COLUMBUS — Ohio is making plans to restructure its vast stores of government data so they can be mined for possible solutions to the state’s most complex problems, an initiative experts say would be among the most sweeping of its kind by any U.S. state.
The administration of Republican Gov. John Kasich, who was a 2016 presidential contender, has spent months laying the groundwork for the effort. It would mark a new approach to tackling stubborn challenges including infant mortality, opiate addiction, hunger, dropout rates and unemployment.
Could missed appointments for government-funded children’s eyeglasses help explain lagging third-grade reading scores in some areas? Has the guardian of an at-risk child begun living with a new partner, increasing the chance of abuse? Are quicker recovery times for government-covered procedures at some hospitals something that should be replicated elsewhere?
Those are the types of questions that could be investigated using state data, now collected by roughly 120 agencies, boards and commissions and stored in about 1,600 separate electronic information systems. The plan would be to strip personal identifying information before using the data to spot useful patterns, said Kasich spokeswoman Emmalee Kalmbach.
“We will be reaching out to innovative companies to help us solve complex problems,” she said.
A request for proposals is expected out soon. It will seek firms qualified in critical areas, such as education policy, the environment, public health, auditing, cyber-security and process automation. Lining up the firms won’t cost the state anything, Kalmbach said. Firms would later bid on collating and analyzing the data toward solving specific problems.
“It would be very unique — and very hard to do,” said French Caldwell, an executive at Palo Alto, California-based MetricStream who has experience in government cyber-data.
Caldwell said multiple legal protections are in place to block government from sharing any personal information — both with the public and among state agencies. Information collected on vulnerable populations, including children, prisoners and those with disabilities, have even greater protections, he said.
“You really get into a very, very difficult challenge navigating all the labyrinths of data protection and privacy rules when you start trying to pull this data across silos like that,” he said. “This is the U.S. We’re terribly afraid of Big Brother here. That’s part of the culture. From left to right, the one thing everyone’s afraid of is Big Brother.”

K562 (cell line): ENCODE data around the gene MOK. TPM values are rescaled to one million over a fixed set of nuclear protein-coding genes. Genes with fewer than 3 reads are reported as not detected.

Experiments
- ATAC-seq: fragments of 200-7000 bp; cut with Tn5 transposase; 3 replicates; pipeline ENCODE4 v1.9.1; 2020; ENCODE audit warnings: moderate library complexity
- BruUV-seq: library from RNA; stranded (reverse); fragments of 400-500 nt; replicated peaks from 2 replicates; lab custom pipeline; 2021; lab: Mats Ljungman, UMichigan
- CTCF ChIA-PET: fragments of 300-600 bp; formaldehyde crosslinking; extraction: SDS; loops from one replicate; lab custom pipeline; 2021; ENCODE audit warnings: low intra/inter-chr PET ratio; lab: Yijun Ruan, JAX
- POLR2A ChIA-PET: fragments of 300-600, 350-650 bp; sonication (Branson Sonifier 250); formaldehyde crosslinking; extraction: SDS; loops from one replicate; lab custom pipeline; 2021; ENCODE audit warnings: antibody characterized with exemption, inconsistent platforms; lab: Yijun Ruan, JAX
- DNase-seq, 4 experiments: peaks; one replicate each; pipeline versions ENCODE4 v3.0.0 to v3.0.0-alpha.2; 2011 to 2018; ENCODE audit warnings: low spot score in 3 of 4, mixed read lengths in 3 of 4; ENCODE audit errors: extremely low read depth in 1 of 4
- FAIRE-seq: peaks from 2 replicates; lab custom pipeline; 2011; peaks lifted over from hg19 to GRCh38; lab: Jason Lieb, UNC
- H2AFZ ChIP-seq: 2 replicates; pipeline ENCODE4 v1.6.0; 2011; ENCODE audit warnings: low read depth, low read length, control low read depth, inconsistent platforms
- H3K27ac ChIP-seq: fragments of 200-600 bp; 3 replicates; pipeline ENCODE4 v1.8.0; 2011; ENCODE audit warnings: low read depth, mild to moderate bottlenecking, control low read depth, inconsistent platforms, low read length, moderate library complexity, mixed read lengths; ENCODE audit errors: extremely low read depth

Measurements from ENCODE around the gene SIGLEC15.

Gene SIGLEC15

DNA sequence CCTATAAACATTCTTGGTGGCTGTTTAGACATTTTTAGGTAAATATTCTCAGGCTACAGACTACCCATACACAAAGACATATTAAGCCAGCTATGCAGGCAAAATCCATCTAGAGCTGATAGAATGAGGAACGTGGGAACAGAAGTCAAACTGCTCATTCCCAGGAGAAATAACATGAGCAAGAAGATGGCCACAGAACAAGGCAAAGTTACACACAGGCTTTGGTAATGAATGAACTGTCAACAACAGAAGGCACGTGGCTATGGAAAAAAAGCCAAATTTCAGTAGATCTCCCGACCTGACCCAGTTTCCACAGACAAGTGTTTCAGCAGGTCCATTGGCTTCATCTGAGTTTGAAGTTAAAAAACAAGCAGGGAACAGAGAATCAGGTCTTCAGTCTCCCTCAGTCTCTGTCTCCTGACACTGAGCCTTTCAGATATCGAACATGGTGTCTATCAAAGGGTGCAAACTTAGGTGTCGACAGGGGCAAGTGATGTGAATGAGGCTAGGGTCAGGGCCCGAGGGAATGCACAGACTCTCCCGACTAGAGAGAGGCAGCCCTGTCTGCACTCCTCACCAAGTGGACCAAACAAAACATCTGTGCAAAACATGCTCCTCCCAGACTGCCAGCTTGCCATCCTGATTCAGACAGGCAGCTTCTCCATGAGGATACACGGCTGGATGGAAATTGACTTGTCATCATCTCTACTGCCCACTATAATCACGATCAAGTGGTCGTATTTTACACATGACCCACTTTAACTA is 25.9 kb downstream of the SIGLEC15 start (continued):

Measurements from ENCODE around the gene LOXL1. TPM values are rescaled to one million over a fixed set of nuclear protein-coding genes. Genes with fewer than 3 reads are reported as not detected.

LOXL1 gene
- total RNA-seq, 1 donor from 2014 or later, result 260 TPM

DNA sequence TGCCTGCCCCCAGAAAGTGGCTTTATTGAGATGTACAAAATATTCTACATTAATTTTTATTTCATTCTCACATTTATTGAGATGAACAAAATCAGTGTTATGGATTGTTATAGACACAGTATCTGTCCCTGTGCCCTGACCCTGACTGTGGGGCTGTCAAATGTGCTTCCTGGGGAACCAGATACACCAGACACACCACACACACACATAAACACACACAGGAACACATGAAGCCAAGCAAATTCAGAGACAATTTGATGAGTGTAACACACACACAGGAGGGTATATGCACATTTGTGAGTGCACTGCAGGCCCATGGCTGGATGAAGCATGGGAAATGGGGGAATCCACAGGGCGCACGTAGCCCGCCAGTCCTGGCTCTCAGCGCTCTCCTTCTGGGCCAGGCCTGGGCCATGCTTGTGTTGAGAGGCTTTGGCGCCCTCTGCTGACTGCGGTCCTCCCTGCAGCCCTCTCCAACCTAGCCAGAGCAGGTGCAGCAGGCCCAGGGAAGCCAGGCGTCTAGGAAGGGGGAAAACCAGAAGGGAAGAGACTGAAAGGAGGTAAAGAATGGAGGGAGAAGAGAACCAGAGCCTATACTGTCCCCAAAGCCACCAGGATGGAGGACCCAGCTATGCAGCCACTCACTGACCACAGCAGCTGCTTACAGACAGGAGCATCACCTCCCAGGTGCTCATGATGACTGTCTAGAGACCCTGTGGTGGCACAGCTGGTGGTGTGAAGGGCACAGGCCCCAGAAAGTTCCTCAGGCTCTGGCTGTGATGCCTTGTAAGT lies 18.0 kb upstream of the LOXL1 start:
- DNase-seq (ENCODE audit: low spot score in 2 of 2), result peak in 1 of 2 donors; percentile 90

But Ohio’s effort comes as governments are striving not to be left behind in a data analytics storm that’s permeated online retailing, health care, professional sports and many other fields.
The Center for Digital Government regularly honors government entities at the local, state and federal levels that effectively use technology and data to do their jobs. Ohio was among five states to receive “A” grades from the group this year. It has already used single data sets to identify trends, including low birth-weight babies and apparent doctor shopping among prescription opioid users.
The Kasich administration believes it has navigated the legal issues surrounding cross-referencing among agencies. Similar, though far less extensive, efforts have been successful in Minnesota and Indiana, Kalmbach said. She said Ohio officials will assure data is anonymous before it leaves their hands.
A start on the larger effort came Monday, when a state panel released about $197,000 to a Florida firm to develop a data analytics tool that can accurately identify child welfare cases with the highest risk of “adverse child safety outcomes.”
Caldwell said the state may be taking advantage of exceptions allowed when government data is used solely for research purposes. But it will still be tricky to put the research results to use, he said.
“I’m not sure we have the legal or regulatory regime in place to be able to support using all of this data for purposes of delivering public services,” he added. “That’s one of the things state governments are going to have to look at if they’re going to go down this path.”
Julie Carr Smyth is AP Statehouse Correspondent.